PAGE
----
28 “But what do you think? A man had two sons, and he came to the first and said, ‘Son, go, work today in my vineyard.’ 29 He answered and said, ‘I will not,’ but afterward he regretted it and went. 30 Then he came to the second and said likewise. And he answered and said, ‘I go, sir,’ but he did not go. 31 Which of the two did the will of his father?” They said to Him, “The first.” Jesus said to them, “Assuredly, I say to you that tax collectors and harlots enter the kingdom of God before you. 32 For John came to you in the way of righteousness, and you did not believe him; but tax collectors and harlots believed him; and when you saw it, you did not afterward relent and believe him.
Jesus spoke to religious leaders with a series of parables beginning with 12:28. He continued explaining the authenticity of His authority.
In the parable of the two sons, Jesus presented two contrasting responses to the gospel. The two sons represent two different classes of reaction to the gospel
“But what do you think?
Jesus invited religious leaders to actively engage with this parable.
A man had two sons, and he came to the first and said, ‘Son, go, work today in my vineyard.’
The “vineyard” here refers to Israel in parabolic form.
He answered and said, ‘I will not,’ but afterward he regretted it and went.
The first son initially outright rejected his father’s authority but later regretted that decision and changed his mind about working in the vineyard. He followed initial refusal with positive response.
Then he came to the second and said likewise. And he answered and said, ‘I go, sir,’ but he did not go.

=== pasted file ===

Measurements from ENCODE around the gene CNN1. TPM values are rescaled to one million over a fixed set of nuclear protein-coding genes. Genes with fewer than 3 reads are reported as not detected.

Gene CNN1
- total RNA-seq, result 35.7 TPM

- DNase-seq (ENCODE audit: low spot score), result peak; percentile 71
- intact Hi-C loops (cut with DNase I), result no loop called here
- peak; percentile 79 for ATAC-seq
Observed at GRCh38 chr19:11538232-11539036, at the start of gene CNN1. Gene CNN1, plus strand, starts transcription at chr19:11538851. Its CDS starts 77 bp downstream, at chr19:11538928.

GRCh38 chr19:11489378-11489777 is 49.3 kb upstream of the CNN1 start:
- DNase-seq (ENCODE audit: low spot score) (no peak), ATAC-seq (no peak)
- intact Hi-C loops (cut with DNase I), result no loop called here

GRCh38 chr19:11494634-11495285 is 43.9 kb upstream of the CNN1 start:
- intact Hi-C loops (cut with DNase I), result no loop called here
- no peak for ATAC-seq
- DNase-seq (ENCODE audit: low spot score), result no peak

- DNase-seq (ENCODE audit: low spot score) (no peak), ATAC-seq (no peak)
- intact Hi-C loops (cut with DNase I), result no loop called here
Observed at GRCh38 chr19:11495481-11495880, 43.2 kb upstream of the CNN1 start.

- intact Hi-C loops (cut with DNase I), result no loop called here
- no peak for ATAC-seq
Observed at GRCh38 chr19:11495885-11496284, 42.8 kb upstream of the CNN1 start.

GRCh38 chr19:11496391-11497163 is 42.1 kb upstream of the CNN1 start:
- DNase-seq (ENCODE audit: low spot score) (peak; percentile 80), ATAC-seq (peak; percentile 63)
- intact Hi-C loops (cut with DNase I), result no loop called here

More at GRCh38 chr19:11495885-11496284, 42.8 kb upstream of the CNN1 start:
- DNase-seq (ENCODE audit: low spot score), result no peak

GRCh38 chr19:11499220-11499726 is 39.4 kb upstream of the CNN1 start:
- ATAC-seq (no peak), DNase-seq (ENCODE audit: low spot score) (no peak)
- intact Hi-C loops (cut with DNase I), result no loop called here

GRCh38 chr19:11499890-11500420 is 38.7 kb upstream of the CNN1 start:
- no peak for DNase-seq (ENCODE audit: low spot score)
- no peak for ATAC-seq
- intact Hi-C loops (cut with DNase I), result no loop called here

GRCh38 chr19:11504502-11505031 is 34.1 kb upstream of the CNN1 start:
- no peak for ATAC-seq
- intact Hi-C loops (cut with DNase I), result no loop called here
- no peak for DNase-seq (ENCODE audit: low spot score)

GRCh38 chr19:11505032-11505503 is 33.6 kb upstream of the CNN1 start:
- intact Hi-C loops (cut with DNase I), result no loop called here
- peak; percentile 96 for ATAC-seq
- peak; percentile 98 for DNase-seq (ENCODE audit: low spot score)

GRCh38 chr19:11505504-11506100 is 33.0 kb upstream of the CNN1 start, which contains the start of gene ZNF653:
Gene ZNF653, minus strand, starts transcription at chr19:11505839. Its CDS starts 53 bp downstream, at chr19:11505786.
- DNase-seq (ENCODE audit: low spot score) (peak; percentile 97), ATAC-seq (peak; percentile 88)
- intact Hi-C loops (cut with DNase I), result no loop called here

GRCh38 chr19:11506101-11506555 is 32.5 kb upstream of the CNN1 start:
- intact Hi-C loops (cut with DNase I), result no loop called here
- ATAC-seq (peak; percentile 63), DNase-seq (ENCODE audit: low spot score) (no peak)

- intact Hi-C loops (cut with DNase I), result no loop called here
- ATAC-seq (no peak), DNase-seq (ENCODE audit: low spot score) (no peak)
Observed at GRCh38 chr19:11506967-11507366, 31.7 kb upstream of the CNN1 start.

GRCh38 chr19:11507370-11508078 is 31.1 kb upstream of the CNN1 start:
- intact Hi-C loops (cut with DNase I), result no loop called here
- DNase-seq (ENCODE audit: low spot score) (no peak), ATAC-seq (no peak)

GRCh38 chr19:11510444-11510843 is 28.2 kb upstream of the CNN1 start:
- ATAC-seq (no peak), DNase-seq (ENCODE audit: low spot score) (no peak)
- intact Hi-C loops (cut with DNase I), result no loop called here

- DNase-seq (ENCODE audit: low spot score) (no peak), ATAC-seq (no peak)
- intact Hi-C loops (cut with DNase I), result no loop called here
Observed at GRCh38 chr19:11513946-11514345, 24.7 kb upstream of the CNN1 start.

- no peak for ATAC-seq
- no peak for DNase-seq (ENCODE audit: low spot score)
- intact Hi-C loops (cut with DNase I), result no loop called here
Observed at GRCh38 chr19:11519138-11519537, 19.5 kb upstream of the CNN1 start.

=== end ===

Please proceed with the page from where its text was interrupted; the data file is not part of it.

The father then approached a second son with the same request. His response was the exact opposite to the first son. He agreed to go to the vineyard but did not go. He followed initial agreement by no response.
Which of the two did the will of his father?”
Jesus asked the religious leaders to react to the first part of the parable about which son did the will of the father.
They said to Him, “The first.”
The religious leaders responded with the right answer—“the first” son who disagreed initially but eventually went to the vineyard. They judged themselves by this admission; they testified against themselves.
Jesus said to them, “Assuredly [important statement], I say to you that tax collectors and harlots enter the kingdom of God before you.
Often Jesus made caustic statements to religious leaders because they held great responsibility in conveying truth to their followers. Jesus asserted that just because they were religious did not mean they would “enter the kingdom of God.” They knew the Word of God and gave assent to it, but they did not follow it. Sinful outcasts (tax collectors and harlots) had a greater chance of entering the kingdom than those religious leaders. These “dregs of society” were more like the first son who eventually went to do what had been asked.
For John came to you in the way of righteousness,
“Righteousness” here refers to repentance about the Messiah and His kingdom.
and you did not believe him;
Jesus now linked the religious leaders with the second son, who agreed to go but did not ultimately go to the vineyard. The religion of those opposing Jesus held skepticism about John, as well, being sent from God.
but tax collectors [extortionists] and harlots believed him;
John the Baptist introduced the Messiah to the religious leaders of Israel, but they did not believe him. The religious elite did not believe, yet outcasts did believe John. It changed their lives.
and when you saw it, you did not afterward relent and believe him.
The religious leaders were not like the first son, who initially rejected the father’s request but eventually went to the vineyard. They were like the second son, who said he would work in the vineyard but didn’t. They “saw” but did not believe; therefore, they were culpable. They had no excuse.
Profession without practice is phony.
It is one thing to say something, but it is another to do it. Words by themselves mean little. The doing in the above parable is about acceptance of the gospel by faith.
There are people who understand their desperate need for the grace of God and embrace it. These people have no illusions about themselves. There are others who put on a phony religious front.